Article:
Press Release - one one two one two three
22/02/2022 - 23/04/2022
Zilberman | Berlin is delighted to announce the solo exhibition one one two one two three by Zeynep Kayan.
Zeynep Kayan’s solo exhibition one one two one two three comprises videos and stills presented both individually and in series. The artist has over the years often referenced dance choreographies, for example the performance Accumulation by Trisha Brown, which the choreographer described as follows: “One simple gesture is presented. This gesture is repeated until it is thoroughly integrated into my kinesthetic system. Gesture 2 is then added. Gesture 1 and 2 are repeated until they are assimilated, then gesture 3 is added. I continue adding gestures until my system can support no further additions.” The title of the exhibition is in step with this rhythm of repeat and variation: one one two one two three.
This principle becomes apparent in the work mirror I, which acts as an introduction to the exhibition. The video shows a figure with a darkly shadowed face, seated on a chair – it is the artist herself. We see the figure from the front and, behind it to the side, the same projection again, as in a mise en abyme. We look at the figure in the projection at the front as it reacts to the acoustic impulses of the chair moving backwards behind it, before also sliding its chair backwards. The movement of the figure at the back is being imitated with a time delay by the figure at the front. It is a continuous moving back and reactive catching-up of the distance. Repetition plays a central role in Zeynep Kayan’s works, or as Mika Hannula observed in discussion with the artist: “repeating forwards”, “repeating as opening something up”.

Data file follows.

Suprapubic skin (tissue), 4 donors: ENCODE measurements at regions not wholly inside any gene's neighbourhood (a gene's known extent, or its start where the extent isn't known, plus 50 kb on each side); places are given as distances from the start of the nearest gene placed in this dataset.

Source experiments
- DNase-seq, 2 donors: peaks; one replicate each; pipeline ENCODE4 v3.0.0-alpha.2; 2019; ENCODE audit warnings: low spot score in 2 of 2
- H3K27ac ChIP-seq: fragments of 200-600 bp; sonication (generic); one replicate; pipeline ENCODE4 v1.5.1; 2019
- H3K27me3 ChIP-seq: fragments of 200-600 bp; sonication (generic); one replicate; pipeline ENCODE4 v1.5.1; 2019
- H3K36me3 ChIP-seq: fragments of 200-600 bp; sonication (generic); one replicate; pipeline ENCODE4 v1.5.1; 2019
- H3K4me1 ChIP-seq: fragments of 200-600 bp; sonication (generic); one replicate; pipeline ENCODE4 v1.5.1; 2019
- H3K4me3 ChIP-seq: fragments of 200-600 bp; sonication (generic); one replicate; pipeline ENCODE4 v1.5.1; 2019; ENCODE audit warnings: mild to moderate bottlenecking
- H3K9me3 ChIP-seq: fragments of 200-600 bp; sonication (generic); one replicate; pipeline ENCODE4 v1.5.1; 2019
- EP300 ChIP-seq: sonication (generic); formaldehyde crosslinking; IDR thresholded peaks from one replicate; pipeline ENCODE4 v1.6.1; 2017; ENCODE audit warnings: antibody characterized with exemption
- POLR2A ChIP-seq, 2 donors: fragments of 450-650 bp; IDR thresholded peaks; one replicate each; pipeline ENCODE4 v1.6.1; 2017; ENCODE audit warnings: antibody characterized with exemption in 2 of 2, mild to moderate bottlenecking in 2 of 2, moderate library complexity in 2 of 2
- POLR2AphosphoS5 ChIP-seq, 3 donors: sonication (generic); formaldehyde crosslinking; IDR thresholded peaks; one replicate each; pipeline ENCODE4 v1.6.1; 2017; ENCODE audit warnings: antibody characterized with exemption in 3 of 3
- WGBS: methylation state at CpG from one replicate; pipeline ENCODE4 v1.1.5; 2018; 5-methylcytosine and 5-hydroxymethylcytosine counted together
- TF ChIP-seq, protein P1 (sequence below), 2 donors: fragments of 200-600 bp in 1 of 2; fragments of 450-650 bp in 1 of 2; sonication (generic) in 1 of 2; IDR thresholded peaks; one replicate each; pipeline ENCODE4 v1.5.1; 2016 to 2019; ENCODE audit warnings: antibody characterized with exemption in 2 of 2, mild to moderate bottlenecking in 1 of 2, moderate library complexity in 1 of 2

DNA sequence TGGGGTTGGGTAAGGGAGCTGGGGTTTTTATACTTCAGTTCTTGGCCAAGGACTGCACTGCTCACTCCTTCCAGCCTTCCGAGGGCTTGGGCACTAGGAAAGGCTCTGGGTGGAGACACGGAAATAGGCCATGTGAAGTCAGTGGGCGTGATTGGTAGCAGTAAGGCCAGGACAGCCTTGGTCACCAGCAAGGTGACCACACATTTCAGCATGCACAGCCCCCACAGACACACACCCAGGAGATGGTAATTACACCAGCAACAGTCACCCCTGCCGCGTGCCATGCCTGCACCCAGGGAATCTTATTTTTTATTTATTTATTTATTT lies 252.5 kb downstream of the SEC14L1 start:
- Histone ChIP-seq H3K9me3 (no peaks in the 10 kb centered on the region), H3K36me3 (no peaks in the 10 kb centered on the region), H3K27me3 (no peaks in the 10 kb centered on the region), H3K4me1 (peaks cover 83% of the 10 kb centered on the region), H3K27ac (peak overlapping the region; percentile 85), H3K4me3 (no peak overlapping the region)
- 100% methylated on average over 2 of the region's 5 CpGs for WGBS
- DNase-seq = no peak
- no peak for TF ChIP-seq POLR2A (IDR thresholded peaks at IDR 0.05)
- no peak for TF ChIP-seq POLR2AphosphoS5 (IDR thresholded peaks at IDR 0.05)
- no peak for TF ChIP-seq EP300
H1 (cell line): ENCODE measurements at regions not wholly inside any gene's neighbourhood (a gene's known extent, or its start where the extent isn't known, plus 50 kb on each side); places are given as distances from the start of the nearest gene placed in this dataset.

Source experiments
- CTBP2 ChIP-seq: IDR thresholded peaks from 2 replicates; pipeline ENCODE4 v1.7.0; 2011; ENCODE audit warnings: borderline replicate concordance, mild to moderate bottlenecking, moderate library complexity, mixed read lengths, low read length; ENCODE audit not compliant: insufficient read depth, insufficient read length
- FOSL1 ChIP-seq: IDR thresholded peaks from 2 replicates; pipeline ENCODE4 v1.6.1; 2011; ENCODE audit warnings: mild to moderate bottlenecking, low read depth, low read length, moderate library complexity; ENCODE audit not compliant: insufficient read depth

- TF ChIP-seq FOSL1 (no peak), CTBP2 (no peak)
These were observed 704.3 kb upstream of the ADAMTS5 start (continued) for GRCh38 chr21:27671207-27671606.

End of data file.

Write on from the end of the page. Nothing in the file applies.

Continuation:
In the first room, we have a frontal view of this projection. We approach the video at the same time as both figures move backwards in an acoustic dialogue, as if retreating from the observer out of the exhibition. The first video sets the rhythm for the exhibition, a movement that draws the observer into the space and points beyond it. But we also see as observers that the space in the video behind the figure is limited. The retreating is in vain, or in Kayan’s own words: “we want to retreat but then again not too far”. Retreating, making room, opening up the space but also provoking confrontation – this leads into the theme of this exhibition. A parenthesis is opened and in the final room, where a video shows the artist behind the camera, it is closed; but here, too, the line of vision leads outside the rooms or towards us as observers: we ourselves become an object of observation.
The videos can be playful: reduced and everyday gestures and noises are used, such as pressing, gripping, tapping, often with a self-reflexive mode inherent in them. The respective sections create tension between the seen and the expected, the movement and continuation observed in the presentation. Frontal camera perspectives level the spatial depth, but the sound in turn creates an illusion of space.
Kayan’s starting material is moving images. Videos and video stills developed from them sometimes exist alongside each other, but sometimes only the video stills remain. Kayan subjects them to further processing: they are photographed from the computer screen or printed out using an old printer before being scanned in again. This leads to a reduced spatiality and puts the focus on the material condition of the surface and haptics. It becomes more difficult to access the motifs, moving as they do between figuration and abstraction.